Now for the gripes. Jamie was clearly excess baggage to the scriptwriter, and is quite improbably incapacitated for much of the story from a little knock on the head, occasionally moaning from his sickbay bed about seeing the phantom piper (the grim reaper of his folklore), in reality a Cyberman who is lurking around the sickbay. We are also asked to believe that a Cyberman could hide under covers on a bed there for a considerable period of time without being noticed, and that a plague-infected man with dark veins all over him and strange headgear could just sneak into the centrally located gravitron control chamber unnoticed.

Aside from a few minor failings, The Moonbase is classic Doctor Who, and classic Troughton, the first of his four encounters with the Cybermen. If not for the few flaws here, this story could very well merit a rating of 10.

BBC - are you listening? Put together a reconstruction like you did for The Tenth Planet, and release The Moonbase on video!

So nearly there....

By:Matthew David Rabjohns, Bridgend, United Kingdom
Date:Wednesday 8 September 2010
Rating:   9

"There are some corners of the universe which have bred the most terrible things, things which act against everything that we believe in, they must be fought"

So says the Doctor in this so nearly perfect story. This is one of the plethora of brilliant lines that Pat was allowed to speak during his time as the Doctor. This story is all claustrophobia and convincing action and is only let down by one thing in my opinion.

The only thing that lets it down is the clear obvious plothole of "We are in it already", the line said by the Cybermen just before they blow a hole in the base. If they are in it already, then why are the Doc and everyone so uplifted when the cybermen are shot off into space? Surely the few inside would still be a very major problem...maybe a plot hole left open for the sequel that never came!!!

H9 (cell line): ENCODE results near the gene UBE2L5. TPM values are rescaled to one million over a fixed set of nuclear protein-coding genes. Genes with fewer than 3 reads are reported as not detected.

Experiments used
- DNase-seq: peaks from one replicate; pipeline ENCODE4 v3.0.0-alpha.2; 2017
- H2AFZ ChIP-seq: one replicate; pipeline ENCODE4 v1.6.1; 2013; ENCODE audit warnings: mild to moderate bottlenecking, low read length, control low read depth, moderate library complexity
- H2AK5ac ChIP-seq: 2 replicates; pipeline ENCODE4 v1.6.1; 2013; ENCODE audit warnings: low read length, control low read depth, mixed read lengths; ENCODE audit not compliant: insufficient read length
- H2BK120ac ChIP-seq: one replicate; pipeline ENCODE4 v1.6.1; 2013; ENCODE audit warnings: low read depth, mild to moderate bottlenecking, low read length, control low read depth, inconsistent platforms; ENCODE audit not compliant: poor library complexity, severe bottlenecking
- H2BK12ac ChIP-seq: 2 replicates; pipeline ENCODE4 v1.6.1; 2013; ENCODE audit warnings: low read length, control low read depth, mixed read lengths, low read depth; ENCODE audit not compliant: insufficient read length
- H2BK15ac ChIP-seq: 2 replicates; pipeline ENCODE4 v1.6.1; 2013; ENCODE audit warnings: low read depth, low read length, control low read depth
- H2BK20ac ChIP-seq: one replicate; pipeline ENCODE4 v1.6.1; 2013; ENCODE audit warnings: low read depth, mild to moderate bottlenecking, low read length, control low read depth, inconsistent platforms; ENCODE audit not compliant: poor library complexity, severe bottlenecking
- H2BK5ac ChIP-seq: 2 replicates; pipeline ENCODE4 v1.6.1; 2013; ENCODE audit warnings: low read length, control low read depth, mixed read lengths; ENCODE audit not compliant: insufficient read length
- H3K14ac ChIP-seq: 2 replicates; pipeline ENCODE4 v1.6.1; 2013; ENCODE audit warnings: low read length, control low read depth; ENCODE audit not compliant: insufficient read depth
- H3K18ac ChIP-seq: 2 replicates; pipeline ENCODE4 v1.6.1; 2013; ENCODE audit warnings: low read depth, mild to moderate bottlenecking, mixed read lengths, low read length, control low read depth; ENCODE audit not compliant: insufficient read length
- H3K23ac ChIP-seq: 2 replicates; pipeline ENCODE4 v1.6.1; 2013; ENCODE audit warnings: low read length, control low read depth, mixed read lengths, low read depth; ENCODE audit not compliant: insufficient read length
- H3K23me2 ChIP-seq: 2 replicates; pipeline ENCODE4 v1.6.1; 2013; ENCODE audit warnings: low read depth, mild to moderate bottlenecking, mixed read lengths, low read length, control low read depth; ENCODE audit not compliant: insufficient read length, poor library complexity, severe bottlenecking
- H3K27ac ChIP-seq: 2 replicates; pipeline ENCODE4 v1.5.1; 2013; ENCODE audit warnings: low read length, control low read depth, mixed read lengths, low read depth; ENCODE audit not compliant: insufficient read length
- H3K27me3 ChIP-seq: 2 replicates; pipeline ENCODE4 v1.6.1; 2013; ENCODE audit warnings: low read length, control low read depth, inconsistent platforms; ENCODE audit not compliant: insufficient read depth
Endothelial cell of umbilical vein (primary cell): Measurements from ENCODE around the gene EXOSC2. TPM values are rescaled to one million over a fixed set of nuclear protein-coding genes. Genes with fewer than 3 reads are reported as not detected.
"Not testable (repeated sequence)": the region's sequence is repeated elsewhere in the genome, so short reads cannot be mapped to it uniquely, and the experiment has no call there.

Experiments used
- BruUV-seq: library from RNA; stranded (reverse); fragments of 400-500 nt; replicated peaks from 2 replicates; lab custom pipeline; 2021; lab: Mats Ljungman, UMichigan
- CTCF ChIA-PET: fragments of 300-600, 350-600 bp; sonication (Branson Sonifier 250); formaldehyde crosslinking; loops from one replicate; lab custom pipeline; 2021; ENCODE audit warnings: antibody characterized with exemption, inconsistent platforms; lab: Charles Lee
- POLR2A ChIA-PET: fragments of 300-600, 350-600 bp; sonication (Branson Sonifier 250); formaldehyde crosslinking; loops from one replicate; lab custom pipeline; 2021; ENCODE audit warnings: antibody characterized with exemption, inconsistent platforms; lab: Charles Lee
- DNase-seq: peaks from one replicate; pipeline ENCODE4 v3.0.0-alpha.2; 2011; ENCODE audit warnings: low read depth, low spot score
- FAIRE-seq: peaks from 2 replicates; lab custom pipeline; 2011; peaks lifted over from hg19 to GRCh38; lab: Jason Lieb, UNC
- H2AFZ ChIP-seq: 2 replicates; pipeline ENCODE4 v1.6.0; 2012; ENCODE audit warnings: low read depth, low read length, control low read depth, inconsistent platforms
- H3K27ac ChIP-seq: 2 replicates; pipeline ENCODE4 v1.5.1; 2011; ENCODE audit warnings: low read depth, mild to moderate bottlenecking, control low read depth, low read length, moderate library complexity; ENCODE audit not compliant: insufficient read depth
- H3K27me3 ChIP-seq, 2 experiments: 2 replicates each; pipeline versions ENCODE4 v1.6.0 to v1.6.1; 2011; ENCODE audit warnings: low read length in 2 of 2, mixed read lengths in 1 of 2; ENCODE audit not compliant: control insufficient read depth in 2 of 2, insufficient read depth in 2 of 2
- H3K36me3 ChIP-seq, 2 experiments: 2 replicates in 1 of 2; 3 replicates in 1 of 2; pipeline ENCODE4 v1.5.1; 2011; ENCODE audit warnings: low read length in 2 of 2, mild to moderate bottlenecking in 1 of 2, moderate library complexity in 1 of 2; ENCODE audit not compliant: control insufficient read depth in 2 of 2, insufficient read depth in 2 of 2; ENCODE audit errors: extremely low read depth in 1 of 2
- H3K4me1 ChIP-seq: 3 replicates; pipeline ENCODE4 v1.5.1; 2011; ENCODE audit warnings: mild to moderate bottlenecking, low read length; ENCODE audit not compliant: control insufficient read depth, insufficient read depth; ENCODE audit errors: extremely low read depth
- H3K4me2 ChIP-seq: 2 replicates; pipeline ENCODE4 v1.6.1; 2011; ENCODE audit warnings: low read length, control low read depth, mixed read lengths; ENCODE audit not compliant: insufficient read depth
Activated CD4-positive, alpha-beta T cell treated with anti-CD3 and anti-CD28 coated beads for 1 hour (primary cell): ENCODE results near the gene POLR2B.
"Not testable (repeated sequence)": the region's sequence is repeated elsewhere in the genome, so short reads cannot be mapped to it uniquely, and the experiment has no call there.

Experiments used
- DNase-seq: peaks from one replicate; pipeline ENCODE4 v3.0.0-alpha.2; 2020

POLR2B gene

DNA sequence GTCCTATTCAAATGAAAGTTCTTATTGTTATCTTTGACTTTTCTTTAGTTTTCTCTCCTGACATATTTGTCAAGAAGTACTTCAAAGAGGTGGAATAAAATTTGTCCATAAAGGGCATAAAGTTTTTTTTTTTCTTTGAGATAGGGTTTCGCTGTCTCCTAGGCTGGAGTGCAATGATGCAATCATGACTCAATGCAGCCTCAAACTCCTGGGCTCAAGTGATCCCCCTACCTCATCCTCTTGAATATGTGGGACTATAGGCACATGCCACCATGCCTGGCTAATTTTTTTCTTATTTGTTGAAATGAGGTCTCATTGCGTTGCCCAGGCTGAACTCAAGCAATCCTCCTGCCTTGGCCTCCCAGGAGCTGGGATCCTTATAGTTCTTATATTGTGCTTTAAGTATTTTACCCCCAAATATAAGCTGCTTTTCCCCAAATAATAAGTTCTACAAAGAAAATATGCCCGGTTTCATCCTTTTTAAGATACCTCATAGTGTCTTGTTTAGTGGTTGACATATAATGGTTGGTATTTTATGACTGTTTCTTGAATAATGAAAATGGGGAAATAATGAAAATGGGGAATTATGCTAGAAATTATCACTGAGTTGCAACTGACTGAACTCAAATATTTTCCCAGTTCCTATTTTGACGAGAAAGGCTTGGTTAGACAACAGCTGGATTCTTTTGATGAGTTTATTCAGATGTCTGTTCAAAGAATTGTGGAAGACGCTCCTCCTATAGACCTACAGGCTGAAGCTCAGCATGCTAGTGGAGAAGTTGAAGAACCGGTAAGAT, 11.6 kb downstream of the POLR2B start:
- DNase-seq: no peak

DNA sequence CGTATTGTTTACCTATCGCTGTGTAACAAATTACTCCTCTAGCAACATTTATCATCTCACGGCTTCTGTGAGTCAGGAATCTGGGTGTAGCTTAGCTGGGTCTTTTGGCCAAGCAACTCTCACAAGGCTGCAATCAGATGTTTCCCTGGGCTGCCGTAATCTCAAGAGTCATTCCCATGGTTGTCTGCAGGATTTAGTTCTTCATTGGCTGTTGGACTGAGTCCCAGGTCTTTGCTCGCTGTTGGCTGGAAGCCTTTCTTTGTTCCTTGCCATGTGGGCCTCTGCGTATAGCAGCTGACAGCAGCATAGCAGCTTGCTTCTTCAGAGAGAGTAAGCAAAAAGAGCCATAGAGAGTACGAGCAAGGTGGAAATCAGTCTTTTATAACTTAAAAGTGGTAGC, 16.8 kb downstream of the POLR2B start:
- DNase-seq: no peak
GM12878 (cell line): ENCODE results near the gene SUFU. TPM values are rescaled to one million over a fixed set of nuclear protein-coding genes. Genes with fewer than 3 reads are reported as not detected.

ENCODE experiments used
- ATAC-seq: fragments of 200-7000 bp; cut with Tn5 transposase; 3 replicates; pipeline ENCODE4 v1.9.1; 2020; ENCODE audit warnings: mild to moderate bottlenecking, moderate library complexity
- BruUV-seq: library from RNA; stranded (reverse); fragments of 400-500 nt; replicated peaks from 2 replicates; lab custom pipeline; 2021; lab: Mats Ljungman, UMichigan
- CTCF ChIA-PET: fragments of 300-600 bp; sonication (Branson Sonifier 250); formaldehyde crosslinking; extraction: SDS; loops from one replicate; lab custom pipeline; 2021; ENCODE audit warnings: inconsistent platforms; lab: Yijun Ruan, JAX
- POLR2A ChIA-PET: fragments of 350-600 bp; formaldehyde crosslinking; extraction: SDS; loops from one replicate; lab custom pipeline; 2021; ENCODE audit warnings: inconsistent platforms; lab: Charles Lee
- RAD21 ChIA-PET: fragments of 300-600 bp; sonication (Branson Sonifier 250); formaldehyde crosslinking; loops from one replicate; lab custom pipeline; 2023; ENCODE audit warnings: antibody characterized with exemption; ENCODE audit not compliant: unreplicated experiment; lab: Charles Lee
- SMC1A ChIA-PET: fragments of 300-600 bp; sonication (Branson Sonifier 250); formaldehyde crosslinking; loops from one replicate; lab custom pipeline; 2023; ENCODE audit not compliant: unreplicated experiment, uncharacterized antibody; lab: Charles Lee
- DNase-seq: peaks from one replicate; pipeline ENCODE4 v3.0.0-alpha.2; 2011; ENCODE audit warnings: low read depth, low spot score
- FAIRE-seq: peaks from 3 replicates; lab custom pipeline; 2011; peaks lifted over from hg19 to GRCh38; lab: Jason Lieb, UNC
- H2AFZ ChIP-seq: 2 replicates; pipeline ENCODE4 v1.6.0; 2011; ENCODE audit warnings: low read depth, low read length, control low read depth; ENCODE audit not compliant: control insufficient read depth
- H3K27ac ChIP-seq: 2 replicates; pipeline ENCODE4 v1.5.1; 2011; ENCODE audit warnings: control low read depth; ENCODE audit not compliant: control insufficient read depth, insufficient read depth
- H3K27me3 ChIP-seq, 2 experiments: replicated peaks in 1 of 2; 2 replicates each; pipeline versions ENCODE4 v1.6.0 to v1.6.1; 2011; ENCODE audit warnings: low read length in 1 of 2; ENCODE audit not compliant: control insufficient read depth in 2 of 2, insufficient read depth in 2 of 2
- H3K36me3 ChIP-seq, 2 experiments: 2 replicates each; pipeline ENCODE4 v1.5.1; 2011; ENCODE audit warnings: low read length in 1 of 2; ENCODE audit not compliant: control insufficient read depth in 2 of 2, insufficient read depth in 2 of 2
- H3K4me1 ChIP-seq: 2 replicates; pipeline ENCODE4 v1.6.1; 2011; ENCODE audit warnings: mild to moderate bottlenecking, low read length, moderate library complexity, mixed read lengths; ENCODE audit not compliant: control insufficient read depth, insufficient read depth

But aside from this little nag this story is brilliant. Once again it is cramped and claustro, due to the limitations of the budget. But the moonbase outdoor scenes seem very realistic indeed. With all the craters and everything along the way. And the newly designed Cybermen are highly impressive. The Borg are just tepid retreads in Star Trek of these classiest of monsters.

And the score is affecting and menacing, even if it is one that has been sampled in stories previous to this one.

I like to see Polly coming up with the thought of throwing the cocktail into the cybermen's chest units. She is a lot stronger a character than seems to be often remembered. Anneke's portrayal is brilliant.

Morris Barry directs this story very well indeed, the menace is brought to the fore right from the word go. And once the cybermen appear in full force, they are in it for a decent amount of time too.

And the thought of the gravitron is very original and intriguing idea. Who knows if this could happen in the far future? I doubt it. We've harmed this planet far too much already to start fiddling about with the weather more than we already have anyway.

And Jamie's incapacity to me is a strength. Listening to the audio, you can think he's hurt himself much more than we think. And the phantom piper is not a stupid line of speech. People back in far history were highly superstitious, so this just adds to the realism of the tale. Nearly spotless. A very good cyberman story.